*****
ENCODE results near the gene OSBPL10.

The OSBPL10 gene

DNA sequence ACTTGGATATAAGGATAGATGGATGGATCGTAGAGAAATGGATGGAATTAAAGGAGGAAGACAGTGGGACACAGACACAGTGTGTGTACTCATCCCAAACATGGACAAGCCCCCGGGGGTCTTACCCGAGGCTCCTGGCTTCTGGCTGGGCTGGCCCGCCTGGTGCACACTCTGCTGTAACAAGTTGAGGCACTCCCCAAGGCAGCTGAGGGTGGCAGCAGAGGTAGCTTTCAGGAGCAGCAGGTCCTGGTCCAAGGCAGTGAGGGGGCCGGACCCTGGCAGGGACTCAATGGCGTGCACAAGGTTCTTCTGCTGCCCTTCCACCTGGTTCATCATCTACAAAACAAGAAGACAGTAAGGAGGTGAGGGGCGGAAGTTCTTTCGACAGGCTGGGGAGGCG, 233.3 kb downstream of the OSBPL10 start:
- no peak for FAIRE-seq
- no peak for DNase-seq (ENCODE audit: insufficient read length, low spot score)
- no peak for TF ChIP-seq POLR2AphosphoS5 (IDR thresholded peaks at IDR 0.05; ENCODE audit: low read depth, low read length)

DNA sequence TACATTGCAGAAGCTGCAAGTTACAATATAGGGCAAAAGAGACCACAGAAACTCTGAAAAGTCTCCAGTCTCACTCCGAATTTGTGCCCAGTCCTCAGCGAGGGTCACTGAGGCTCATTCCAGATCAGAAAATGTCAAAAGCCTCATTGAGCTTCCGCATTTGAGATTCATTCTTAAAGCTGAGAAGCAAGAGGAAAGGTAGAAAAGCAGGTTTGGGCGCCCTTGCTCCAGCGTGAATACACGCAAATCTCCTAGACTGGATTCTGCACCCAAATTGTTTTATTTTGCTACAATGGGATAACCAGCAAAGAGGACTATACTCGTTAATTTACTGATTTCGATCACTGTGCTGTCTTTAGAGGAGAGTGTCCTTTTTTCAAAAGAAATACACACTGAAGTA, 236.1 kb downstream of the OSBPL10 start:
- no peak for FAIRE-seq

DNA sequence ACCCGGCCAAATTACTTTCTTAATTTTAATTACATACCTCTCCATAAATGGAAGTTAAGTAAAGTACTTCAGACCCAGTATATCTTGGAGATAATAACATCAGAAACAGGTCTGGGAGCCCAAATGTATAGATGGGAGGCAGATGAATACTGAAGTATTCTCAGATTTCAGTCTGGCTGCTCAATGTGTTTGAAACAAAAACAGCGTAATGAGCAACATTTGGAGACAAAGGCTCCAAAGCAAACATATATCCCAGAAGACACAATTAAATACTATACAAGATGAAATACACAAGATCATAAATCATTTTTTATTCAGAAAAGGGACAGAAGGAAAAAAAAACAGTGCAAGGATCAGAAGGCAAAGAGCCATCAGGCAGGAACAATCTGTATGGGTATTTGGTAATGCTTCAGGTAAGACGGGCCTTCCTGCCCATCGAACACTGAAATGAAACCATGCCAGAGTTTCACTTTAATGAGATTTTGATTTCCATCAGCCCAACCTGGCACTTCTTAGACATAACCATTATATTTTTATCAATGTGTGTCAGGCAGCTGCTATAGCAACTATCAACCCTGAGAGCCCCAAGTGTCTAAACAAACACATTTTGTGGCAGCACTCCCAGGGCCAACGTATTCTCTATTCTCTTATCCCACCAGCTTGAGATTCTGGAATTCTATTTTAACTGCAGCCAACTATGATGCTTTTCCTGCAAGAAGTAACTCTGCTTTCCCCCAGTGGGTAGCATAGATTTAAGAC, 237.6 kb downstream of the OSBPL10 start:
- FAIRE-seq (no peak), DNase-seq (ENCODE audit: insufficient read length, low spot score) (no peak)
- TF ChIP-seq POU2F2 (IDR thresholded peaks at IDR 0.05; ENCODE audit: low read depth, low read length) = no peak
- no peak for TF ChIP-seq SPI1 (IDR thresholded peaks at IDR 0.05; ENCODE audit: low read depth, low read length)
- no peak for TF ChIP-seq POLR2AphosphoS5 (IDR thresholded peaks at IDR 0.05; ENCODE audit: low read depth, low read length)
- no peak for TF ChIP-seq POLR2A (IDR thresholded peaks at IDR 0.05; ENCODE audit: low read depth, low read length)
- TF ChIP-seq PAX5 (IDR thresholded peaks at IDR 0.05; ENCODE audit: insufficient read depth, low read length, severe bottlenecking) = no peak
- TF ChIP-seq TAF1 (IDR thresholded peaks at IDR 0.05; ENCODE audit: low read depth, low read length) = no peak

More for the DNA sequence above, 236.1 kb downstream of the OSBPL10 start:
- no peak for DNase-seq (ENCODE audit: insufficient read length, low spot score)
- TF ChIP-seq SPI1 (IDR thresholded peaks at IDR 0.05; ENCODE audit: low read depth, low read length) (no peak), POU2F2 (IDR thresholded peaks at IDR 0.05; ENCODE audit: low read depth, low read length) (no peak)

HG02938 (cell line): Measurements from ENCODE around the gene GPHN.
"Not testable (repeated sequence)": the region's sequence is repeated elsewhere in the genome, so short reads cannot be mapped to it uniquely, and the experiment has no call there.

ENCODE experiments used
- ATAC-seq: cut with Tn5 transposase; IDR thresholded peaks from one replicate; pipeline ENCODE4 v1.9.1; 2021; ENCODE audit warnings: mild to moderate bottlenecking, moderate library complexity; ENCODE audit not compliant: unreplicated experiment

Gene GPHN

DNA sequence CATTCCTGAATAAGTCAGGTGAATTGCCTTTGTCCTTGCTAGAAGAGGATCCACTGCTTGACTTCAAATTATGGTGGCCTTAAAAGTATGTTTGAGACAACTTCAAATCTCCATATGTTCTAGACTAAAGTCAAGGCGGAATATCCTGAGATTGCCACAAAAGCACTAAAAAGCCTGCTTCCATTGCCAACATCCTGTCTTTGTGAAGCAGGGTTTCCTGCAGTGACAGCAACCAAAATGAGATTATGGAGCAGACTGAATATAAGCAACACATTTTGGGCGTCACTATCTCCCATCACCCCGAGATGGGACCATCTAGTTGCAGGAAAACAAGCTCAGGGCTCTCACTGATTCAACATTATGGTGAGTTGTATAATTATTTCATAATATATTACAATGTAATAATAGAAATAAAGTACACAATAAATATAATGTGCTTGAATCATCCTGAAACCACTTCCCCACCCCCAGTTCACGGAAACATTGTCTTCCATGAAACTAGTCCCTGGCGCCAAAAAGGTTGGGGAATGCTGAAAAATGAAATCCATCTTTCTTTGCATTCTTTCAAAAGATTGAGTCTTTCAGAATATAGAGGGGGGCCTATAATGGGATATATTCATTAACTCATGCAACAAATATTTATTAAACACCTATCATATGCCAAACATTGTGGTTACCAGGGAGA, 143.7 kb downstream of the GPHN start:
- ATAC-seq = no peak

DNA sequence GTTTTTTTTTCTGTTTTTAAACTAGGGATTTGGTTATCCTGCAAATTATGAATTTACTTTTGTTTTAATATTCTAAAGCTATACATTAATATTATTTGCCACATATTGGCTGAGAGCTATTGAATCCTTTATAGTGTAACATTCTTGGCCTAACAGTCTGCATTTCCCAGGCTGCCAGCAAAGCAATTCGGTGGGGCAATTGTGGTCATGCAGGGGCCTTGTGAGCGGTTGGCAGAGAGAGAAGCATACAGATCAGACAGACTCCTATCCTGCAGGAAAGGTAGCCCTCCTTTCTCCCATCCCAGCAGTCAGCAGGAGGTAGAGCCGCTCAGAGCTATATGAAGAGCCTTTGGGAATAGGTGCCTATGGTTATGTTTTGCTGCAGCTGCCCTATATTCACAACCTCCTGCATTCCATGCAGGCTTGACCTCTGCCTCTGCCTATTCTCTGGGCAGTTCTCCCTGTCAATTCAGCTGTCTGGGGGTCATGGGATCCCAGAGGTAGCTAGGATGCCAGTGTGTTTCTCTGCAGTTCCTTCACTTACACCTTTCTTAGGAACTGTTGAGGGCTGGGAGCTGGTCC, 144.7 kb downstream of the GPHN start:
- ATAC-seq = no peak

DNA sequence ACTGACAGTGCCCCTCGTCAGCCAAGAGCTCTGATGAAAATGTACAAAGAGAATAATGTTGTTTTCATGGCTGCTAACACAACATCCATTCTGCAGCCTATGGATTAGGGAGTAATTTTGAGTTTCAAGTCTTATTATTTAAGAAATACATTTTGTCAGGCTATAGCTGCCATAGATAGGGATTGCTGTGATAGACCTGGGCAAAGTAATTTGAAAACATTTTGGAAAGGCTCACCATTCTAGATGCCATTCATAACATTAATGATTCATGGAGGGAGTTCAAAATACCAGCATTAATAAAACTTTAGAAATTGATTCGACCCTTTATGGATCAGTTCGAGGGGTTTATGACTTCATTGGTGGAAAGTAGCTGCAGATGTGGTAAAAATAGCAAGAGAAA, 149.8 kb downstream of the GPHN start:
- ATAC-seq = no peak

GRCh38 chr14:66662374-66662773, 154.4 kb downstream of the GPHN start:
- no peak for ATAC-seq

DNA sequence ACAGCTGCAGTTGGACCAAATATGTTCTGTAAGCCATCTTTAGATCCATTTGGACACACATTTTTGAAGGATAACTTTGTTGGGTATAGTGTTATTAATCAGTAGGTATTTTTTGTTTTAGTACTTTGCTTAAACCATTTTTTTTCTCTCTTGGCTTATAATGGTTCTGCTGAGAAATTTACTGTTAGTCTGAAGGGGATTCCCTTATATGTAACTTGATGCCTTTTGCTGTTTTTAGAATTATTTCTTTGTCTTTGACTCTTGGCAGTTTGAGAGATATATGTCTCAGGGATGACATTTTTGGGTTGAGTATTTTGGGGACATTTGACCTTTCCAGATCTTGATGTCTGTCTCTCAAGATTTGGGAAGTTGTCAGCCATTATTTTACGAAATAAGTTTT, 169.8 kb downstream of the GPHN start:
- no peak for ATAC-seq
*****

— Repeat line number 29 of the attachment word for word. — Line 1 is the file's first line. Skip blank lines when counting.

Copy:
DNA sequence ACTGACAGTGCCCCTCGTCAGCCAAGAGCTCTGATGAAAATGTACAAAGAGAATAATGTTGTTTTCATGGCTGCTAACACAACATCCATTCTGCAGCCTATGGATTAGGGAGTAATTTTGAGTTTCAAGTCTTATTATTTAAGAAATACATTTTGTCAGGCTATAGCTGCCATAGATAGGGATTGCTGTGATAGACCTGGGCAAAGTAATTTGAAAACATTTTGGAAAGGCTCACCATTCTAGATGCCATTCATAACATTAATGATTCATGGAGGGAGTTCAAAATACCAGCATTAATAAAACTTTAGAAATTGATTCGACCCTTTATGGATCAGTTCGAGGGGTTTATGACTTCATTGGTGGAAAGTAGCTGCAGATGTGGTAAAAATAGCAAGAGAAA, 149.8 kb downstream of the GPHN start: